Indeed, in Q2 Japan recorded a 2.3% growth after an 11.7% decline in the first three months of 2009. However, as data shows this expansion was mostly boosted by government pumping money into the economy. For example, public fixed investments accelerated 36% due to extensive public works. Also, personal consumption went up 3% as subsidies for purchasing energy saving electrical goods and environmentally friendly autos boosted the sale. Looking further, there is more help to come from the Japanese government. The Democratic Party of Japan won a big majority in recent elections. Among other political measures, the DPJ plans to implement fiscal stimulus measures this time focused only on increasing household disposable income. Indeed, according to the DPJ manifesto, we should expect a new wave of emergency economic measures worth ¥14.1 trillion (2.8% of GDP). The party is also promising an annual $3,300 stipend for families for each of the children, free education, and elimination of highway tolls and expansion of unemployment insurance. It also pledges support for farmers and revitalization of farming and fishing through individual income subsidies.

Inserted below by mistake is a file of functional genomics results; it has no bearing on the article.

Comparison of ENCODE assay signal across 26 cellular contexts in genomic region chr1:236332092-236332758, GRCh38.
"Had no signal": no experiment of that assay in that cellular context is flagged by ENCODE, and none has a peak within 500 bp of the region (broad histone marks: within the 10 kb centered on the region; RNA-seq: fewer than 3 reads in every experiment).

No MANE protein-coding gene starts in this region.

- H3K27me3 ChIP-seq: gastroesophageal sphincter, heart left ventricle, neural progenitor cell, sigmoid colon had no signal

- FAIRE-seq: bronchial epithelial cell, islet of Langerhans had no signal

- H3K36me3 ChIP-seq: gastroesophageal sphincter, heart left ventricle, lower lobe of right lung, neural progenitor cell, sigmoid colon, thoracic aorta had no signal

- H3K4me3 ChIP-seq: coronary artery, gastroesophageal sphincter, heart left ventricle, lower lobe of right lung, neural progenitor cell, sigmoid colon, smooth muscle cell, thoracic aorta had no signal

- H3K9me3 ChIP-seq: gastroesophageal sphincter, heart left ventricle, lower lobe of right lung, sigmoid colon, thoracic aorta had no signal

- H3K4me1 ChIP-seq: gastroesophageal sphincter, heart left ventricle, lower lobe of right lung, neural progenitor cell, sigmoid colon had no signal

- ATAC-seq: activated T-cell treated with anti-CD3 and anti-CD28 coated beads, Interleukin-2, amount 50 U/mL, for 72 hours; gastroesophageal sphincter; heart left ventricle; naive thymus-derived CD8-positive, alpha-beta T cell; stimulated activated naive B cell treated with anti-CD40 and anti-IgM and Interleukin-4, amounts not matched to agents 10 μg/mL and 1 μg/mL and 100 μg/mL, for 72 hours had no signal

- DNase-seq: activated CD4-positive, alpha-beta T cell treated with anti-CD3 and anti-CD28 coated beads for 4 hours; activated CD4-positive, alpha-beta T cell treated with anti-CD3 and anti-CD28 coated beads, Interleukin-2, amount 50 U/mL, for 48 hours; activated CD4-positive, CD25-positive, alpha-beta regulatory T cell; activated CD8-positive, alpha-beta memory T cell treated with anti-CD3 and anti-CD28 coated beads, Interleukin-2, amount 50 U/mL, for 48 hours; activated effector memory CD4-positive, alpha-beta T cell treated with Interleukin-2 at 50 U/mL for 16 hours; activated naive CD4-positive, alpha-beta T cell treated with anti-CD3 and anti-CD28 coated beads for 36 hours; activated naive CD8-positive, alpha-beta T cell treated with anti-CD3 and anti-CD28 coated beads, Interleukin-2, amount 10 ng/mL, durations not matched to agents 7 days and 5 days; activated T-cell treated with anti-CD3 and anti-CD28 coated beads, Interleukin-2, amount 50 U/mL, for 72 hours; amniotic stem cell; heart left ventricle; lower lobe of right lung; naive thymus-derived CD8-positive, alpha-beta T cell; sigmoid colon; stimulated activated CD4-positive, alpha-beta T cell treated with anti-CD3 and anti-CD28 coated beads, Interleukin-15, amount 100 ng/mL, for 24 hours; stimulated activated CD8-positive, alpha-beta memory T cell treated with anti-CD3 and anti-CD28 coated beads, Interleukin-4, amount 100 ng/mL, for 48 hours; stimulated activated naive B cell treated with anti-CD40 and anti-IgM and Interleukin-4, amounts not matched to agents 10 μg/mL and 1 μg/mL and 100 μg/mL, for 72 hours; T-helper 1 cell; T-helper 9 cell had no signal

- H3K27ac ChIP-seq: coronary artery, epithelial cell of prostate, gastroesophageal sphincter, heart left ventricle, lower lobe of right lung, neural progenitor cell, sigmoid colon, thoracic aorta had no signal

But, can really fiscal measures assure sustainable recovery in Japan? At Trading Economics, we have doubts about it. We can’t forget that Japan has export oriented economy and exports not domestic consumption has been the main engine of growth in the past six years. Indeed, last month some economist pointed that second quarter recovery came also from better than expected trade data. Indeed, the growth contribution from trade surplus was somehow significant because of weak imports more than a pickup in exports. And, although exports (still around two thirds of last year levels) declined at the slowest pace in the second quarter, it was mostly due to global stimulus measures and renewed inventory buildup. Looking forward, at Trading Economics we expect Japanese economic growth to stay below trend with sluggish spending around the world expected to continue and stimulus packages sooner or later drying up.